• Young pooled income fund: A PIF that is less than three years old (a "young PIF") utilizes a special rate published by the IRS to calculate the charitable income tax deduction (2.2 percent in 2019). The 2020 rate will be published shortly and is expected to decrease. These low rates allow for very large income tax deductions. PIFs must distribute all of their income and some PIFs allow interest, dividends, rents, royalties, short-term capital gains and some amount of realized long-term capital gains post-gift. Further, they allow the donor to select the charitable beneficiaries that are suitable for the family’s philanthropic goals.
  • Donor-advised fund: A DAF is a special account established at a public charity, normally a community foundation. A DAF allows a donor to make a gift of property without specifying the final charitable purpose for the gift. Donors often are allowed to maintain money management responsibility for the DAF and can also tell the community foundation where they would like the charitable funds to be distributed. The community foundation is not technically bound to direct the funds to the donor’s selection, but as a practical matter, most will follow the donor’s wishes. DAFs have no annual minimum requirement for distribution and are usually inexpensive to establish.

A real-world example

Jack and Dana are a 75-year-old couple living in Northern California. Jack is finally selling the remainder of his engineering firm (J&D Corp.) to his partner. The firm is valued at $ 4 million. Jack and Dana will then transfer their shares of the firm to a young PIF. With some careful planning, Jack and Dana name their two children, and then their two grandchildren, as successive income beneficiaries. As a result, their charitable income tax deduction is $1.4 million, which saves Jack and Dana over $500,000 of income tax. Further, as their stock is redeemed, the couple pays no capital gains tax. Jack and Dana’s family will receive income for three generations while only a minimal gift is made. To close the loop, Jack and Dana name an investment manager and also identify the charities to which they want the remainder of their assets to go after all of their beneficiaries have died.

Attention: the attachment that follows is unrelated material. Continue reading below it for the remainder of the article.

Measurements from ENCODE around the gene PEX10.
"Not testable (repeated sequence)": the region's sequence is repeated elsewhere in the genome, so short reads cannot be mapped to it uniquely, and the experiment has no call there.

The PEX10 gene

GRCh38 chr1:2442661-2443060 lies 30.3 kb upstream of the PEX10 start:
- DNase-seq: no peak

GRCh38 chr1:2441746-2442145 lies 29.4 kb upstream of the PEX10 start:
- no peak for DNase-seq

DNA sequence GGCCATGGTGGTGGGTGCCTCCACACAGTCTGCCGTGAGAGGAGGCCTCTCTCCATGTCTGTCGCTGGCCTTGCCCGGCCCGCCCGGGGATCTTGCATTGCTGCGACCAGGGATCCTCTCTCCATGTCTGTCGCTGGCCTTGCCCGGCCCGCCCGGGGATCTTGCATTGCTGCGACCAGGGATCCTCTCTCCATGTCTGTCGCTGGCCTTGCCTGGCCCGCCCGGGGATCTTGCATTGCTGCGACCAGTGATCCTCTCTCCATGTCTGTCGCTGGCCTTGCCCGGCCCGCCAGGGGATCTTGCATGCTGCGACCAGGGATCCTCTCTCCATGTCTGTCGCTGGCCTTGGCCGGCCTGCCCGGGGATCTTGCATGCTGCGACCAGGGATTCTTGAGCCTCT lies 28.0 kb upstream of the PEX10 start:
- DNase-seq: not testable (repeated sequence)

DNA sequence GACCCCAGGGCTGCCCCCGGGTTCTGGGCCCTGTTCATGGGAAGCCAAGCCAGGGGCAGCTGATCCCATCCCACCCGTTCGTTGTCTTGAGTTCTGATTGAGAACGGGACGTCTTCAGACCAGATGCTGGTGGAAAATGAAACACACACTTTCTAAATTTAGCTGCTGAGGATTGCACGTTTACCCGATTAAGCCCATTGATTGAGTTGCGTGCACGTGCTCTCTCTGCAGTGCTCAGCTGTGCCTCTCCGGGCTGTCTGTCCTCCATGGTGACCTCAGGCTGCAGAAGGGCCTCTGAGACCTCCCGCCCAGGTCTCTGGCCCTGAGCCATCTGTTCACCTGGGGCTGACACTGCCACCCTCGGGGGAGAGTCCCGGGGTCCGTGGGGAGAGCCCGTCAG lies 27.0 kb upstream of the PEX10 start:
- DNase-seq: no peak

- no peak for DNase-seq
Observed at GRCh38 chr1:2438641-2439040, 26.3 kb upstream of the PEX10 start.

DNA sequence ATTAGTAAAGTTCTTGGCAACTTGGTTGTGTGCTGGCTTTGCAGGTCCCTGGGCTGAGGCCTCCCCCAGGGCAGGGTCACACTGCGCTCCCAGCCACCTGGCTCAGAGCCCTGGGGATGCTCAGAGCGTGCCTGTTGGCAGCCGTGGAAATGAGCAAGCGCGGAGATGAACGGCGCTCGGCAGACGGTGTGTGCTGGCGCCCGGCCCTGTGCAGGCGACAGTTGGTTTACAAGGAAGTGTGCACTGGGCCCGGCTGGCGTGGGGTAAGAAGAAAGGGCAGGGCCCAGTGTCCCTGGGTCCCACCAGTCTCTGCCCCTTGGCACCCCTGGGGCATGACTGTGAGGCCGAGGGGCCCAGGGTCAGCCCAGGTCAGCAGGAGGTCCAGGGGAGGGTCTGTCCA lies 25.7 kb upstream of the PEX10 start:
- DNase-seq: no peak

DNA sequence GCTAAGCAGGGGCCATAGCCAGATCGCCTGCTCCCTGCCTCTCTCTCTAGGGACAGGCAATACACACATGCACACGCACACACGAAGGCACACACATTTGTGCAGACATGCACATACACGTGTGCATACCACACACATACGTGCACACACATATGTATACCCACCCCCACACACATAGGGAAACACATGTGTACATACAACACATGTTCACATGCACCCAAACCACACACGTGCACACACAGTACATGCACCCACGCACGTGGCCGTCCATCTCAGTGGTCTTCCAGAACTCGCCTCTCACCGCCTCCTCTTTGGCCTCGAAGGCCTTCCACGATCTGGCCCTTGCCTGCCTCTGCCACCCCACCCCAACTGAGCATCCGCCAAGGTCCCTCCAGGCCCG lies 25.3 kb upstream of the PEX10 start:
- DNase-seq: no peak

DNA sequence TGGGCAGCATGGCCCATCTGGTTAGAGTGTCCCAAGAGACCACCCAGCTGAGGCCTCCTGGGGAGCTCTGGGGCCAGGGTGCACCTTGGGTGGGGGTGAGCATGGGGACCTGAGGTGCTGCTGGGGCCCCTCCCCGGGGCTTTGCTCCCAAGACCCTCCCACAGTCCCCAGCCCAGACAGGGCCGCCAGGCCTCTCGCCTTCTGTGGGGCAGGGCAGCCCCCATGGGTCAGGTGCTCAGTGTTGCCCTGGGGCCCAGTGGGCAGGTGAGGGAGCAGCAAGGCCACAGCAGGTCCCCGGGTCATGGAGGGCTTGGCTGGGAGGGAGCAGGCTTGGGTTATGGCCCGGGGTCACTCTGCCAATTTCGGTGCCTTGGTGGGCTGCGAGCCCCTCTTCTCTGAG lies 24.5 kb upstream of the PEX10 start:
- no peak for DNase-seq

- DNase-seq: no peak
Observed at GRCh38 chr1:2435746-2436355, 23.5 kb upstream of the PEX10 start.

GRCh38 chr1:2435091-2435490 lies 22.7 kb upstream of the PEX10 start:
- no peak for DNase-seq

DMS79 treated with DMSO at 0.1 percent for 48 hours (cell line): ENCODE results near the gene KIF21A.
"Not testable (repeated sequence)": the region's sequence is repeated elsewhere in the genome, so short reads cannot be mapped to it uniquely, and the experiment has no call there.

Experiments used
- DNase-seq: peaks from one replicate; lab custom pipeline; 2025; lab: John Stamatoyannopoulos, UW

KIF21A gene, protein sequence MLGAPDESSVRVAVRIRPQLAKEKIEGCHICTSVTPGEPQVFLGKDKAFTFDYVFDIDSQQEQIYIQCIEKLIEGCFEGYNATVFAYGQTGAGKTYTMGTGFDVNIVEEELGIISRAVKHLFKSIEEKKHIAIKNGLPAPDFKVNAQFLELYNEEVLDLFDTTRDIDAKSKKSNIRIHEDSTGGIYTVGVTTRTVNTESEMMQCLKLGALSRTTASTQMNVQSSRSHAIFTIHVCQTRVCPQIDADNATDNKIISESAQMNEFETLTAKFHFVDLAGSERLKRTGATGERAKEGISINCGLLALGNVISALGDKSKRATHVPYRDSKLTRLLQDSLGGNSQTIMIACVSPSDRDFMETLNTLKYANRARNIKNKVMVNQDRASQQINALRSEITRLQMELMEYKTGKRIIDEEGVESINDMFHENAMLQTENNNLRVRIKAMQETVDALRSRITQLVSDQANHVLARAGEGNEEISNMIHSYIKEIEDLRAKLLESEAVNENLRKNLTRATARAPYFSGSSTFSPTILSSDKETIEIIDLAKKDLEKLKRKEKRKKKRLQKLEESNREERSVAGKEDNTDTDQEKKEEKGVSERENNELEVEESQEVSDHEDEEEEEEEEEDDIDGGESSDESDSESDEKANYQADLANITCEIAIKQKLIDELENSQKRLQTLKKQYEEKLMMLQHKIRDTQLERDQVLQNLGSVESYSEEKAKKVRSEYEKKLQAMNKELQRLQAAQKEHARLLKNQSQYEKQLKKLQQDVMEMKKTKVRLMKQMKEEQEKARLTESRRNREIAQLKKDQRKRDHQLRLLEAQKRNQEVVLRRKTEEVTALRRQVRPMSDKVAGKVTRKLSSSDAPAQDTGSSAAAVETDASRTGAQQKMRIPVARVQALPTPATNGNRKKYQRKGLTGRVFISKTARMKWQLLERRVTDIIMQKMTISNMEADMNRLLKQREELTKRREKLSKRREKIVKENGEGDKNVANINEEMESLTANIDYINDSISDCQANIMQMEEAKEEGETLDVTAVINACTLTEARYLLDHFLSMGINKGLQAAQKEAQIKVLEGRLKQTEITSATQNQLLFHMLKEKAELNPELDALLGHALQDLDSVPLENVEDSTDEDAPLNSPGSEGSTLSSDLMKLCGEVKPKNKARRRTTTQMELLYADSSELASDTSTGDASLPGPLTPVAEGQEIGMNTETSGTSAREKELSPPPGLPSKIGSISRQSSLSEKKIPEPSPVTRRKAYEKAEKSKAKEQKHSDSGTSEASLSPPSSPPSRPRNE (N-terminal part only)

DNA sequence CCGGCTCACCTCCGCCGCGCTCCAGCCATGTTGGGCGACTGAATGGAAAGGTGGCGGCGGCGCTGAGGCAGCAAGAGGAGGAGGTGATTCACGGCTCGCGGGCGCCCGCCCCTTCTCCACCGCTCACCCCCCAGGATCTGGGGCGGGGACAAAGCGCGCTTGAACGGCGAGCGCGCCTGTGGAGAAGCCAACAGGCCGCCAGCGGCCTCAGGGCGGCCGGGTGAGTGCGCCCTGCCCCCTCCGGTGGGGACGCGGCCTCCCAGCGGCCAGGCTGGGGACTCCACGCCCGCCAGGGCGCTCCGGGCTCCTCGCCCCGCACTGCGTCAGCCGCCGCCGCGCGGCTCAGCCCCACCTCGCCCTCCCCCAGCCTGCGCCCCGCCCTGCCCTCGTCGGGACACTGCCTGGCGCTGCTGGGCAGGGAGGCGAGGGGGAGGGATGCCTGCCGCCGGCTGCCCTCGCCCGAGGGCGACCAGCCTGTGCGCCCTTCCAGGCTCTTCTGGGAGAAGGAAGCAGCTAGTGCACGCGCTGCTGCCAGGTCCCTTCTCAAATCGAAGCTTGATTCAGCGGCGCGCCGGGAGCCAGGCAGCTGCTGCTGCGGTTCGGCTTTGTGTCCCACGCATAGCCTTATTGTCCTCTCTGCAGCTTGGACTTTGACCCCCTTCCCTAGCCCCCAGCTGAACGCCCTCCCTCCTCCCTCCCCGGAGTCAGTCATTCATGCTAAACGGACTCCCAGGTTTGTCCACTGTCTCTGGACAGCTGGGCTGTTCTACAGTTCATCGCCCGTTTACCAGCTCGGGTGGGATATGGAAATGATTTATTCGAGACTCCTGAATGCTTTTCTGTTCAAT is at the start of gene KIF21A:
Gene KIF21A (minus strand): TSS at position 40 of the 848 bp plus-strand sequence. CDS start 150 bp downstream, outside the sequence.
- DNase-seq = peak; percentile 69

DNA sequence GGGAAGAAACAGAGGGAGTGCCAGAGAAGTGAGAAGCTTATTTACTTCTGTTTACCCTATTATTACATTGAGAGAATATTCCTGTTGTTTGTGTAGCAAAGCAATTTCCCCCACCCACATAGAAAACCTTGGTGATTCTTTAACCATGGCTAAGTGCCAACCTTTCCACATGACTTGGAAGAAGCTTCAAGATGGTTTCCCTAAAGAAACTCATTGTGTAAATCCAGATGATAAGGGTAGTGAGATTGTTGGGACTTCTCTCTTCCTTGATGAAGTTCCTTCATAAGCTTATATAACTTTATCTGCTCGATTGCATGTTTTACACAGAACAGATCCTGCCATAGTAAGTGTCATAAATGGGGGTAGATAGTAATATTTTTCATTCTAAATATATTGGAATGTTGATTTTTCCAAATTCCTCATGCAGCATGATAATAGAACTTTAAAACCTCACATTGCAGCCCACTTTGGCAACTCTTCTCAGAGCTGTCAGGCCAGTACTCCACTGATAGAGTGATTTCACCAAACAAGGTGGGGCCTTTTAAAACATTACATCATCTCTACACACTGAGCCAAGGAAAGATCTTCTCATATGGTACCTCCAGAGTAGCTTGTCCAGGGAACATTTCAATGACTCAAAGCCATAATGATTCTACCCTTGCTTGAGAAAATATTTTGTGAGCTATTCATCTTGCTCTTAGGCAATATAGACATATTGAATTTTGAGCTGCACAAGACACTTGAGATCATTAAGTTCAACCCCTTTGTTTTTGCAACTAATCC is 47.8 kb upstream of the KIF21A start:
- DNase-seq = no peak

Be proactive

Don’t wait for an invitation from your clients to advise them about estate planning and planned giving. They may not know exactly where they need help — or that you can be a great resource — but they will certainly listen to your advice. You may not be able to write a story like Jack and Dana’s for your clients, but you probably know several good estate planners and planned giving specialists in your area. If you don’t, check with colleagues and other firms with whom you share referrals. Talk to someone at your local community foundation. See a local list of professionals who have the Chartered Advisor in Philanthropy designation that’s administered by the American College of Financial Services. Chances are you will find several excellent professionals in your area.

Here are some important questions to ask when vetting estate and planned giving specialists:

  • How long have you been doing this?
  • What’s your experience?
  • How do you typically work with clients?
  • How do you get paid?

Always look for planning-oriented advisors, not people selling “products.” For instance, be very careful about referring clients to someone who says, “I sell life insurance. We replace the asset with life insurance before we do any planning first. They need to buy the policy first.”

Be a proactive solution provider rather than simply a financial historian. Saving a dollar of tax is a dollar more of yield that your client enjoys. While tax prep is being increasingly commoditized, great advice never is.